Update 10:25 p.m. Oregon City (Ore.) over Dr. Phillips (Fla.) 49-44. It was interesting to see a serious run-and-gun squad like OC change its stripes in mid-stream. They were up 11 after three quarters, and by then they’d already gotten very patient with Dr. Phillips’ 2-3 zone. When the fourth quarter started, coach Kurt Guelsdorf had his team pull the ball out, and within seconds, the Panthers switched to a man defense.
That still didn’t stop Dr. P from rallying to within 48-44 in the final minute. Good game, and another example of a coach doing what he had to do for a tournament win. Shooters not shooting well. Key player in foul trouble (Johanna Paine fouled out). Eking it out takes skill and experience, and that’s what the Pioneers did.
Now they return to the Northwest, where they are probably the favorite to win the Oregon state title. I’d be surprised if they didn’t.
Update 9:20 p.m. I’m at the ‘Iolani Classic, where Oregon City (Ore.) leads Dr. Phillips (Fla.) 33-19 at the half. The Pioneers love to run the floor, so it was odd to hear their coach call for “one shot” with 40 seconds left in the half. You do what you gotta do to win a tournament.
In the third-place game, ‘Iolani lost a seven-point, second-half lead and fell to Southlake (Texas) in overtime, 50-49. Highly winnable game, but the Raiders simply did not match up with Southlake’s long-range bombers when they got hot in the second half. Take away those shooters, and the onus would’ve been on the Lady Dragons’ bigs — who were effective, but not reliable scorers in the post.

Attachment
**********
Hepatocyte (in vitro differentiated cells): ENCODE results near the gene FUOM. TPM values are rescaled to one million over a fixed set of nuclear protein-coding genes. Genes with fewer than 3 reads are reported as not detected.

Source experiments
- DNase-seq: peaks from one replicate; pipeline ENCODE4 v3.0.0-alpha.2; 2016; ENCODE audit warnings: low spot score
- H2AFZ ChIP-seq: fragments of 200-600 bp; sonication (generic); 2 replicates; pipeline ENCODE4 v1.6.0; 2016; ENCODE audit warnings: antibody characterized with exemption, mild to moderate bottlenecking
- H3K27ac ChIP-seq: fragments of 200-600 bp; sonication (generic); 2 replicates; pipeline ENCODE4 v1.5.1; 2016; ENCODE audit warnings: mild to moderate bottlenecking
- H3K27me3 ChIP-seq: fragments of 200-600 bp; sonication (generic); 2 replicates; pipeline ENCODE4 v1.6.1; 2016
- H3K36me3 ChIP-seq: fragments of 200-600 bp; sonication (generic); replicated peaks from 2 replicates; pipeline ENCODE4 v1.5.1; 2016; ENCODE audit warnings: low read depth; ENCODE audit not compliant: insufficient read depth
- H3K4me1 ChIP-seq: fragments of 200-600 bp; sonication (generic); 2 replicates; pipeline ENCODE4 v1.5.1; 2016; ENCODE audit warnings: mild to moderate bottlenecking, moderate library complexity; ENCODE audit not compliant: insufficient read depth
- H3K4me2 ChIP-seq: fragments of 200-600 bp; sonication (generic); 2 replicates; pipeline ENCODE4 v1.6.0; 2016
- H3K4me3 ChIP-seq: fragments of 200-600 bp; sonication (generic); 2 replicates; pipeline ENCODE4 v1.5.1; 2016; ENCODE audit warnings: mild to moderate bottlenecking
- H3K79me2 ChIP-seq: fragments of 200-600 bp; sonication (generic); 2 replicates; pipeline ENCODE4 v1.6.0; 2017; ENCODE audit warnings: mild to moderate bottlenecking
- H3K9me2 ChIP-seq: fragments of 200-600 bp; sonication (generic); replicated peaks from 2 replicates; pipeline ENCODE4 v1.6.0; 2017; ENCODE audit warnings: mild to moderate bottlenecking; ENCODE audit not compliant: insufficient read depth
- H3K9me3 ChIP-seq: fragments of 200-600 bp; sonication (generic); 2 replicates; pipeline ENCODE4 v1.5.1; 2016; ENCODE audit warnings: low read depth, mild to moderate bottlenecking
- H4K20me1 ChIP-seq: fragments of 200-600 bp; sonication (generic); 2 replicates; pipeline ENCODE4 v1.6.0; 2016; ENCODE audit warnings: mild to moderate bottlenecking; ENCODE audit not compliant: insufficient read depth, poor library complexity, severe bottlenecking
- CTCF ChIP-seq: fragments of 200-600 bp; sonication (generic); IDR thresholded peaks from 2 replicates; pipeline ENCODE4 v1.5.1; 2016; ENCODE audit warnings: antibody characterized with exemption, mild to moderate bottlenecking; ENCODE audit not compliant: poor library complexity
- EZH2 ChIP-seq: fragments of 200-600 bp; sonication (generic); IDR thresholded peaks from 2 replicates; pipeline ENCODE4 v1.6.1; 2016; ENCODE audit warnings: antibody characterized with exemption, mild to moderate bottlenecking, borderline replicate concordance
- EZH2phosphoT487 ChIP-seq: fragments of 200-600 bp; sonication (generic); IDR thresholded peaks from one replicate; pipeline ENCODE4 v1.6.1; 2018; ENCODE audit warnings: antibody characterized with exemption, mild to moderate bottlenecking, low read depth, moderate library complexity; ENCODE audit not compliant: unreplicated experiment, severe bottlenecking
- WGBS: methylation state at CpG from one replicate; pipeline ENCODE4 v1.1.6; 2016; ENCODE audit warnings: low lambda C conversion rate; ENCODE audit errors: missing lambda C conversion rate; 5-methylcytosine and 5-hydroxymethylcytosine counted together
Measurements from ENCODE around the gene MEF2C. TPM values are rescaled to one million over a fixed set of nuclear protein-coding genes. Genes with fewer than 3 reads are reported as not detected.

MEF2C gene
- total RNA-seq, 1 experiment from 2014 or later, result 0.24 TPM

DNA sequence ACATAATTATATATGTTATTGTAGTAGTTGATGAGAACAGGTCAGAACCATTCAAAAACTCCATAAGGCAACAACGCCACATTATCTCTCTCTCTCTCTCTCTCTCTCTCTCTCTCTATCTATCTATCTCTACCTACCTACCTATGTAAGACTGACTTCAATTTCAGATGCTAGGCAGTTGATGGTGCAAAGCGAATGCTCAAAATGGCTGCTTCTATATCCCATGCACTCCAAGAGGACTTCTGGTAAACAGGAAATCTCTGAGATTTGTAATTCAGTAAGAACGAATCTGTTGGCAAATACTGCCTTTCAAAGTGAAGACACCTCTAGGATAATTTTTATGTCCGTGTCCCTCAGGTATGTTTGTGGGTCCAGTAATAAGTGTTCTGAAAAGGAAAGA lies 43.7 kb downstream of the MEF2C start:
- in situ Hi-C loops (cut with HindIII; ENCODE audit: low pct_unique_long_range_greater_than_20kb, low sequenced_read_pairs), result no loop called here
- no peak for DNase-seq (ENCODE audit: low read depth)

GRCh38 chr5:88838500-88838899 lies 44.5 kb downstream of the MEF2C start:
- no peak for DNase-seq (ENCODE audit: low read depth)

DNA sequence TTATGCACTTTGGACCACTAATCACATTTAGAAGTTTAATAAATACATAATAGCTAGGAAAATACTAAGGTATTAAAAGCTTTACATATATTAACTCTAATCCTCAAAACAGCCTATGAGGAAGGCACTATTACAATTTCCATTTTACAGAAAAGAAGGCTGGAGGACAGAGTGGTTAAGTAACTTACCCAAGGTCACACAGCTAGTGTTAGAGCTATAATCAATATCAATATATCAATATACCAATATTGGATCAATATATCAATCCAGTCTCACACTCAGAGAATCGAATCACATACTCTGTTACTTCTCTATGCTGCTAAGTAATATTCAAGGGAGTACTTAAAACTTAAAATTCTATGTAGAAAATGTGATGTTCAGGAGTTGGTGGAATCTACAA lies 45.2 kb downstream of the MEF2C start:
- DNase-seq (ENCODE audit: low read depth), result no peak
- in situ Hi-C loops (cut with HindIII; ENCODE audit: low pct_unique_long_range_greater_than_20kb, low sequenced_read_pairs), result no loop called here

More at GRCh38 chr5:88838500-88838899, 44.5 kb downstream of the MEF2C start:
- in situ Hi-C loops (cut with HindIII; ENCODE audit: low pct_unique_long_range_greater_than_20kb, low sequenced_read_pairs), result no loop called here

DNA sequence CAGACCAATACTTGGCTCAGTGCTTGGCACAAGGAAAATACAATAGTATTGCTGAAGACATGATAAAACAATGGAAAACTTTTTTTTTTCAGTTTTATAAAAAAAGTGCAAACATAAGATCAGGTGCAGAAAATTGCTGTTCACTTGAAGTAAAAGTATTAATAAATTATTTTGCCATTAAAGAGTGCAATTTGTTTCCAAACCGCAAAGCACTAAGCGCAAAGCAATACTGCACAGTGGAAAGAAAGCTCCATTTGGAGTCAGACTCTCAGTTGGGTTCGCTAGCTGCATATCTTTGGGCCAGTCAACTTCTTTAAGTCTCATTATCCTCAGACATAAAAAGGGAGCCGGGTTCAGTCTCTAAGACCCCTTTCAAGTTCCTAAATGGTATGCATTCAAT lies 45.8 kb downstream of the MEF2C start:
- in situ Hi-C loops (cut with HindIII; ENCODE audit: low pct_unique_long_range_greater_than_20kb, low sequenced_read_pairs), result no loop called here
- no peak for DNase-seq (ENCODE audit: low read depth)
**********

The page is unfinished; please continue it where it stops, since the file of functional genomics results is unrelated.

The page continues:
One girl did most of the damage for Southlake: Gretchen Morrison, who had five treys. Four were in the second half and overtime. Fifteen of her 19 points came from long range, mostly from the left wing. Deadly accurate — when left open. Wide, wide open.
Hate to see teams play well and fade in the end (re: ‘Iolani girls, Kapolei boys) but the beauty of basketball is there’s always the next game. You learn, you grow and the pain of defeat makes you stronger. Hopefully.
Update 6 p.m. The Warriors rallied from 19 down to tie it at 37-all on Makoa Camanse-Stevens’ corner 3. The Warriors were down 40-39 for what seemed like an eternity, missing five consecutive foul shots. They trailed 43-42 when Camanse-Stevens drove from the top and missed a tough layup.
Kapolei’s Curtis Tavares hit two foul shots with 16.8 seconds left for a 45-42 lead.
Kamehameha’s Austin Gerard went to the line with 10.3 seconds left and swished both to cut the lead to 45-44. After a Kapolei time out, a turnover on its inbounds pass. Way too complicated. Just get the ball in… Kamehameha picks up the bad pass at halfcourt, calls time out with :09.0 left.
Kamehameha’s final 9 seconds: Ball in to Gerard, who dribbles across the floor the left wing, where he’s double-teamed. He passes to Camanse-Stevens at the top for a 3-point swisher with :01 left. Final: Kamehameha 47, Kapolei 45.
Update 5:30 p.m. Kapolei went up 33-14 on a Curtis Tavares trey, then promptly gave back almost all of the cushion. It’s now Kapolei 37, Kamehameha 32 after three quarters. Clutch shooting by Kamehameha. Kapolei looks wobbly and tired. Shots are short or air balls.